Pronunciation problems in TurkeyI decided to write an article on the topic ‘Pronunciation problems in Turkey’ because I think pronunciation is a real problem in Turkey. I think all ESL and EFL students do have pronunciation problems no matter what country they are originally from. In this article I’m going to investigate the areas of difficulties students have with pronunciation, analyze the problems to find the reasons, and finally, to find solutions. (60)
To make practical experiment, I’ve gone to the ordinary ‘Orhanli high school’, where my friend works as an english
teacher. He’s given me an opportunity to speak with his class and discuss the pronunciation problems they have. There were about 12 students in the class. And none of them could pronounce [?] and [ð] sounds correctly. Some of them pronounced the word ‘THANK’ like [ta?k] some like [sa?k]. The same is with the word THEN, it was pronounced like [zen] and [den]. One of the students, his name was Adem, said that it was quite difficult to pronounce words with clusters of consonant sounds like STRENGTH. Then I asked what the most difficult word was in english
, he said: ‘CONGRATULATONS’. I didn’t stop asking, and to my surprise the students were very active. The next what we discussed was sounds that are not pronounced like KNOW, KNOWLEDGE, KNIFE, WRITE, WHO. Students find difficult to pronounce this kind of words correctly especially while reading. Almost all off them pronounce [kn?u], [kn?l??], [kna?f], [vra?t], [vu:]. The same way they pronounced words with –ed endings, like WATCHED and KICKED as they are written [w??ed] and [k?ked]. Then I asked students to read the word I’d written on the board ‘WEST’ and they read it as [vest], they said they could not understand the difference between two sounds [w] and [v]. Some words are even funny to the Turkish students, for example SPA. In this word fortis [s] is followed by plosive [p]. The students have found this word difficult to pronounce and add extra sound, so it became [s?pa:], that means foal in Turkish. In the same way sport becomes [s?p?:t] and so on. Also I’ve understood that students don’t understand the difference between long and short sounds for example [?] and [i:]. They usually pronounce long sounds as short, so some words take absolutely another meaning for example feel as [f?l], some words can take dirty meaning like sheet if you pronounce it as [??t] or beach as [b??]. The last thing that drew my attention was [?] sound. I asked the students to make up sentences in Present Continuous Tense, for example ‘I’m playing football’ or ‘He’s writing’. All of them pronounced the –ing as [?ng] instead of [??]. (240)
Of cause the main reason of these problems is the difference between Turkish and english
language. The main feature of Turkish language is the alternation of the consonant and vowel sounds, the clusters of consonants is found very rare and usually there are only two consonant sounds coming together. Also words are pronounced as they are written, so you can understand the spelling of the word as you hear it, and you can hardly confuse two different words. There are no such sounds as [?], [ð] and [w] in Turkish. So it’s quite normal to find it difficult to pronounce all above sounds in the first year of learning. Students need special training to get used to them. (80)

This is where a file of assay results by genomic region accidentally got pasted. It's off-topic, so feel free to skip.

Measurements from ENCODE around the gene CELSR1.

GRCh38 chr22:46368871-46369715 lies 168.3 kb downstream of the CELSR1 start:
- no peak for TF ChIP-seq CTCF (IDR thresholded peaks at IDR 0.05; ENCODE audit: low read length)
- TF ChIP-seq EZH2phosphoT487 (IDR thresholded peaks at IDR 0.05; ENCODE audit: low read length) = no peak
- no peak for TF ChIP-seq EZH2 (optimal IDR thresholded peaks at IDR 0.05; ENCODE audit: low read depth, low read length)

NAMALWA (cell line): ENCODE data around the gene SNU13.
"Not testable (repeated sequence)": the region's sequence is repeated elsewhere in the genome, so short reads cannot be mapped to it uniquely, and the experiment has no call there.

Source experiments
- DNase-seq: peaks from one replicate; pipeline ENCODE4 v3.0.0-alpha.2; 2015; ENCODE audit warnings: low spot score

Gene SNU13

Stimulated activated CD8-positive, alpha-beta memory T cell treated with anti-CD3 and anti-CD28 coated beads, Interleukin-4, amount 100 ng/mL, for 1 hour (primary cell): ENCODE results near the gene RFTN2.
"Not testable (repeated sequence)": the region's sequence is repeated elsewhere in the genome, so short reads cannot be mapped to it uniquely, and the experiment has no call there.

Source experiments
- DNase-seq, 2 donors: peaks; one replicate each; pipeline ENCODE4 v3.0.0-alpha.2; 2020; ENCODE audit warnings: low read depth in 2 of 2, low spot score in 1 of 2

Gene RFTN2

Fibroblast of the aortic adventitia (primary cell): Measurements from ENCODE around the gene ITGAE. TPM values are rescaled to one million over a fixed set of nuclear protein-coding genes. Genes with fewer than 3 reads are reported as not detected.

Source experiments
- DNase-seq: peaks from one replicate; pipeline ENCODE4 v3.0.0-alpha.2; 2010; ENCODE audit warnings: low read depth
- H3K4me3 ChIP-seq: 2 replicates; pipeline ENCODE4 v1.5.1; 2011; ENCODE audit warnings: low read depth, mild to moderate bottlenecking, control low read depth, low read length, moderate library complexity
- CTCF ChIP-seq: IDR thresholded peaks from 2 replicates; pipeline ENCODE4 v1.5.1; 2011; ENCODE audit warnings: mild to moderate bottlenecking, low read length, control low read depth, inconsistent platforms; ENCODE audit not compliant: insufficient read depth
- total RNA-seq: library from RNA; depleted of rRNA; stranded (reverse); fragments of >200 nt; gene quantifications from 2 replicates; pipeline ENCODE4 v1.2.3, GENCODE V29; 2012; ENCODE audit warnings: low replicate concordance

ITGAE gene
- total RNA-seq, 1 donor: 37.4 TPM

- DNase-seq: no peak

Unfortunately classes are unequipped. The room where we had our lesson had nothing except board and desks. There were not any visual aids on the walls, a tape recorder and all the more the computer. At the lesson I asked students if they sing songs or do some pronunciation drillings. Well, they don’t. After the class I spoke with my friend about it and he told me that they have to miss phonetic part of teaching. Every year students are to pass written exams. In order to pass them, curriculum is organized in particular way focusing on the grammar and vocabulary. There is no time and activities dedicated to the pronunciation training in the program. Consequently even though students are good at grammar, their speaking skills remain undeveloped. Besides, the International Phonetic Alphabet is taught only at the last yeah of high school.
Unfortunately the ordinary school teacher has nothing to do with the unreasonable schooling system and schedule. We have to follow the program, but we can be more creative and enthusiastic doing our job. english
teachers’ staff all together or a teacher with his/her students can craft visual aids, including International Phonetic Alphabet for the english
room. Every lesson you can leave several minutes to practice specific sound, or sing songs. It does work. After discussion I had some time left and had opportunity to teach the students to pronounce those sounds I mentioned above. We made drillings, played games and laugh, it was very enjoyable. Some of the students after some training managed to pronounce correct sounds; others need longer and deeper training. I don’t believe that it’s impossible to teach students to pronounce unusual sounds or groups of sounds correctly.
I started learning english
in the primary school; we had never learned Phonetic Alphabet as something specific at school, until I entered the english
Teaching faculty. At University we learned the sounds in detailed way. However I knew the way sounds were written on paper, because our teachers taught every sound one by one in the process of learning the new vocabulary, writing transcription on the board. We had vocabulary book, every page we divided into three parts for english
and Russian equivalents of the word and for the transcription between them.
In conclusion I want to say that it is possible to teach students to pronounce unusual sounds or groups of sounds correctly without special equipment like computers and tape recorders, all you need as a teacher is to improve your own pronunciation and be the model for you class.